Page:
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# Scale 1071: "GORian" ### Bracelet Diagram

The bracelet shows tones that are in this scale, starting from the top (12 o'clock), going clockwise in ascending semitones. The "i" icon marks imperfect tones that do not have a tone a fifth above. Dotted lines indicate axes of symmetry.

### Tonnetz Diagram

Tonnetz diagrams are popular in Neo-Riemannian theory. Notes are arranged in a lattice where perfect 5th intervals are from left to right, major third are northeast, and major 6th intervals are northwest. Other directions are inverse of their opposite. This diagram helps to visualize common triads (they're triangles) and circle-of-fifth relationships (horizontal lines).

## Analysis

#### Cardinality

Cardinality is the count of how many pitches are in the scale.

6 (hexatonic)

#### Pitch Class Set

The tones in this scale, expressed as numbers from 0 to 11

{0,1,2,3,5,10}

#### Forte Number

A code assigned by theorist Allen Forte, for this pitch class set and all of its transpositional (rotation) and inversional (reflection) transformations.

6-8

#### Rotational Symmetry

Some scales have rotational symmetry, sometimes known as "limited transposition". If there are any rotational symmetries, these are the intervals of periodicity.

none

#### Reflection Axes

If a scale has an axis of reflective symmetry, then it can transform into itself by inversion. It also implies that the scale has Ridge Tones. Notably an axis of reflection can occur directly on a tone or half way between two tones.

[1.5]

#### Palindromicity

A palindromic scale has the same pattern of intervals both ascending and descending.

no

#### Chirality

A chiral scale can not be transformed into its inverse by rotation. If a scale is chiral, then it has an enantiomorph.

no

#### Hemitonia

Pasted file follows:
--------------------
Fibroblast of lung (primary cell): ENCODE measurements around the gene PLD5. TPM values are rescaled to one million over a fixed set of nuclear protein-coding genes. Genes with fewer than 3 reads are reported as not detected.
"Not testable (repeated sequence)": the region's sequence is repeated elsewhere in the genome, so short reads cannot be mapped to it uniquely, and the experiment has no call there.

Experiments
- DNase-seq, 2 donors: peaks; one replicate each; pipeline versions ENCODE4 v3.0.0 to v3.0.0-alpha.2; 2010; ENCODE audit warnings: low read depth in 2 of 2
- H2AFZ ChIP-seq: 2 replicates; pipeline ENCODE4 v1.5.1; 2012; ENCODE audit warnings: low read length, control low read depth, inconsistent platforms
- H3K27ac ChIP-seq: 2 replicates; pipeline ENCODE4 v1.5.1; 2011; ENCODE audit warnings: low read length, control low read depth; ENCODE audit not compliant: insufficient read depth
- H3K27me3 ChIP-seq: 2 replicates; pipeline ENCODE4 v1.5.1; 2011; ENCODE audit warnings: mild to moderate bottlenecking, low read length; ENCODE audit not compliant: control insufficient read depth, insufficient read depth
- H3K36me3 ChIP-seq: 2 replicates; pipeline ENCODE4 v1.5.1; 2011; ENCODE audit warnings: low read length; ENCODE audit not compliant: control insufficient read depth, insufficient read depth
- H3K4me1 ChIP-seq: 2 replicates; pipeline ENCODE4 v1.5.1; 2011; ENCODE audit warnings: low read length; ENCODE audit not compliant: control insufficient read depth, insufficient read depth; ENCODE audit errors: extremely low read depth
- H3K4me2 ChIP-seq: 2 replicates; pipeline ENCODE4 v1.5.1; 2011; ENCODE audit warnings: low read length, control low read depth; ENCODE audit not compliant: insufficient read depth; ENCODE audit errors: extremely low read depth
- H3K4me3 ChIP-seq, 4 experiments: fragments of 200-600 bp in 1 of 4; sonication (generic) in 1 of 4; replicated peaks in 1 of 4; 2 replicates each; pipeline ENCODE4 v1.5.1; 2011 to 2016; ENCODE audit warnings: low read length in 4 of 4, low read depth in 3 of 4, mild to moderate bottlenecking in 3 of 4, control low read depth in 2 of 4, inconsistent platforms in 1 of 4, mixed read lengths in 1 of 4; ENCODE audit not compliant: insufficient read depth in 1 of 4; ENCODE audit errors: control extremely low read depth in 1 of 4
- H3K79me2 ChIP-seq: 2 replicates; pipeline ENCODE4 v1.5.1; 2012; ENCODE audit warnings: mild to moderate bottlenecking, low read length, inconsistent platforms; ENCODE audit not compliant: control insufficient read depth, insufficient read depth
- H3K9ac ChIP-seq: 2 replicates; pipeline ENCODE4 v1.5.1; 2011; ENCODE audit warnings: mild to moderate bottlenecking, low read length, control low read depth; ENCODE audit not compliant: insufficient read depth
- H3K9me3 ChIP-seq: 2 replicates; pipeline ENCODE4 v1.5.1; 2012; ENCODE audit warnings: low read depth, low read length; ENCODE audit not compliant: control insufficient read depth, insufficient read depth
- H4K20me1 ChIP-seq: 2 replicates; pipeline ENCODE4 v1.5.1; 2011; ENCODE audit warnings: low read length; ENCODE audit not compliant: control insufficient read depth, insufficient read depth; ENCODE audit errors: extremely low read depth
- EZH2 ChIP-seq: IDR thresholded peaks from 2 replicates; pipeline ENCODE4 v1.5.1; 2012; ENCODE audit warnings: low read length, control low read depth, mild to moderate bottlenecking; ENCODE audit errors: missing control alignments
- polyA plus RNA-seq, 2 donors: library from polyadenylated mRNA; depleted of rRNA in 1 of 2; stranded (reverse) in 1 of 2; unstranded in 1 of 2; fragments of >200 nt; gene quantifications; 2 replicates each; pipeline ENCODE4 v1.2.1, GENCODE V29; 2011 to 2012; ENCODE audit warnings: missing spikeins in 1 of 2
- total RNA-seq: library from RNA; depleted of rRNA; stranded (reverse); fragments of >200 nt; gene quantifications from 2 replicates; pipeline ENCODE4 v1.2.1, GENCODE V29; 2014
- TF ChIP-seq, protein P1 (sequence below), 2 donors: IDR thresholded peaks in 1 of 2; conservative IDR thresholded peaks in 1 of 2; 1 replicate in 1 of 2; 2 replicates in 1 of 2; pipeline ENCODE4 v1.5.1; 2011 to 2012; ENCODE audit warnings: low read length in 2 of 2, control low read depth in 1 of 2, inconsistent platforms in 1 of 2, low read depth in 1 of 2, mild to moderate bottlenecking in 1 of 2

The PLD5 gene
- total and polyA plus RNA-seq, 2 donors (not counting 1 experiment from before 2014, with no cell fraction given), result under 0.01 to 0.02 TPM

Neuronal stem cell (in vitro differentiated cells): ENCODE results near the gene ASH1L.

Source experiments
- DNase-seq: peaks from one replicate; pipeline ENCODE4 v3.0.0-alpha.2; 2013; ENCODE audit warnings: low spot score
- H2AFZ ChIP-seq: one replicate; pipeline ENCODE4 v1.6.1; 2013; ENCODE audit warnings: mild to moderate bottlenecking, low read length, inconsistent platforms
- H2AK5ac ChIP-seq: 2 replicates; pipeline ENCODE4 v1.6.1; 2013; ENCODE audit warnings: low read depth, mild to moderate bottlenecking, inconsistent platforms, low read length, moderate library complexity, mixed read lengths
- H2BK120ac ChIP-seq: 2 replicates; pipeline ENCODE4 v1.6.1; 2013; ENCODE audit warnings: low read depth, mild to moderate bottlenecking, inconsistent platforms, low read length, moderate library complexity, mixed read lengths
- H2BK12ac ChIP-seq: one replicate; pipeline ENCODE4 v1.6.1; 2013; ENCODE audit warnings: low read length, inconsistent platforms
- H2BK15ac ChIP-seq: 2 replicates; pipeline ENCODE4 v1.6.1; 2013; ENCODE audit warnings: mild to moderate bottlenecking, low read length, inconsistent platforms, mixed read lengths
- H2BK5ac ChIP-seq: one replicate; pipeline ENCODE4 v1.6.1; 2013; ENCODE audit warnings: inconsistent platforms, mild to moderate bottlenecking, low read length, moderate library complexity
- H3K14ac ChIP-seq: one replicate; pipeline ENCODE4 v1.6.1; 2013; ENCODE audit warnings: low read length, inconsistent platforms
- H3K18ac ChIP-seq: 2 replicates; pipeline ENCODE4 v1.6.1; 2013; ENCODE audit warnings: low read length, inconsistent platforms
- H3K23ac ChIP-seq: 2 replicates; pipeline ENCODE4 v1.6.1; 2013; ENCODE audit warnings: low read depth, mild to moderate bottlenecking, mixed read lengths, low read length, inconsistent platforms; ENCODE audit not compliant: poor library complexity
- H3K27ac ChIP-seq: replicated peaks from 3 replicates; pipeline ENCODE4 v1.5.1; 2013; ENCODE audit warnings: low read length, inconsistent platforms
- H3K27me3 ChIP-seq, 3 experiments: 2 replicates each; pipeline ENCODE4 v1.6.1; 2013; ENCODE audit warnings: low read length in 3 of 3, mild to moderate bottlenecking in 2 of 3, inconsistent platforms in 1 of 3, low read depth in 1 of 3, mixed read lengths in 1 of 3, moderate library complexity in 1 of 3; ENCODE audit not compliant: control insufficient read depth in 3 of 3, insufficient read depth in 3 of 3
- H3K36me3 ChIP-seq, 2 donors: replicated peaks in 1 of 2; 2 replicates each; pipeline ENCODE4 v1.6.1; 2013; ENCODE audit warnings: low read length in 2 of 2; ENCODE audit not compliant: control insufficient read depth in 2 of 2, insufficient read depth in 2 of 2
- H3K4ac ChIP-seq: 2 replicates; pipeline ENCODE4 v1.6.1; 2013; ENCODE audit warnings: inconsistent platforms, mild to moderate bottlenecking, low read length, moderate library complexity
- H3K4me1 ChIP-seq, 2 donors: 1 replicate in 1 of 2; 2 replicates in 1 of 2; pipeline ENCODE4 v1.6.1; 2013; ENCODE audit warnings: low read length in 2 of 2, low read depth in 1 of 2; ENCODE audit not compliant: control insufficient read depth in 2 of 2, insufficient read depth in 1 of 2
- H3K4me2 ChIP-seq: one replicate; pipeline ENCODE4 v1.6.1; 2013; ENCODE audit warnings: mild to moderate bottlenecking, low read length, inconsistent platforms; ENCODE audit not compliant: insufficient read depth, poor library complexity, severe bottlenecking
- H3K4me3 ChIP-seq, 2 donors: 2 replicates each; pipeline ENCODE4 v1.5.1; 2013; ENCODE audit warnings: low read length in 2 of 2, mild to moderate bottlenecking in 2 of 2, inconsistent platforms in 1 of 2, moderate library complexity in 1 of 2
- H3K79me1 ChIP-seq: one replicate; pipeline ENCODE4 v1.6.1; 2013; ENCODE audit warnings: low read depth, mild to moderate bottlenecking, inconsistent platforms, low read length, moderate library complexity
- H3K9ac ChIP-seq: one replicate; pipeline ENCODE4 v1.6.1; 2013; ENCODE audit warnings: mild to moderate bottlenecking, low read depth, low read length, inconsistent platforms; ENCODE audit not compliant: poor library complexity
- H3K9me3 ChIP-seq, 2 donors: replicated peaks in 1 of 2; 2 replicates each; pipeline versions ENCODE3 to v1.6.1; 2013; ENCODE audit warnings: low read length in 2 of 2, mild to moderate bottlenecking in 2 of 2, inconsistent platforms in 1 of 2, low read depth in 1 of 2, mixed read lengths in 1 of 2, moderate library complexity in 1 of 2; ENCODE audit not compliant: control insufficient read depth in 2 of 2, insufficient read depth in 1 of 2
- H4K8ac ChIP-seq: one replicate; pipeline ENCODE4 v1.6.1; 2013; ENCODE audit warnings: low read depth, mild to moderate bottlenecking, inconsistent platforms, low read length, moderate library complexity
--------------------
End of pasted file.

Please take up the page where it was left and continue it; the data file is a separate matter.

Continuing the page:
A hemitone is two tones separated by a semitone interval. Hemitonia describes how many such hemitones exist.

3 (trihemitonic)

#### Cohemitonia

A cohemitone is an instance of two adjacent hemitones. Cohemitonia describes how many such cohemitones exist.

2 (dicohemitonic)

#### Imperfections

An imperfection is a tone which does not have a perfect fifth above it in the scale. This value is the quantity of imperfections in this scale.

3

#### Modes

Modes are the rotational transformations of this scale. This number does not include the scale itself, so the number is usually one less than its cardinality; unless there are rotational symmetries then there are even fewer modes.

5

#### Prime Form

Describes if this scale is in prime form, using the Starr/Rahn algorithm.

no
prime: 189

#### Generator

Indicates if the scale can be constructed using a generator, and an origin.

none

#### Deep Scale

A deep scale is one where the interval vector has 6 different digits, an indicator of maximum hierarchization.

no

#### Interval Structure

Defines the scale as the sequence of intervals between one tone and the next.

[1, 1, 1, 2, 5, 2]

#### Interval Vector

Describes the intervallic content of the scale, read from left to right as the number of occurences of each interval size from semitone, up to six semitones.

<3, 4, 3, 2, 3, 0>

#### Proportional Saturation Vector

First described by Michael Buchler (2001), this is a vector showing the prominence of intervals relative to the maximum and minimum possible for the scale's cardinality. A saturation of 0 means the interval is present minimally, a saturation of 1 means it is the maximum possible.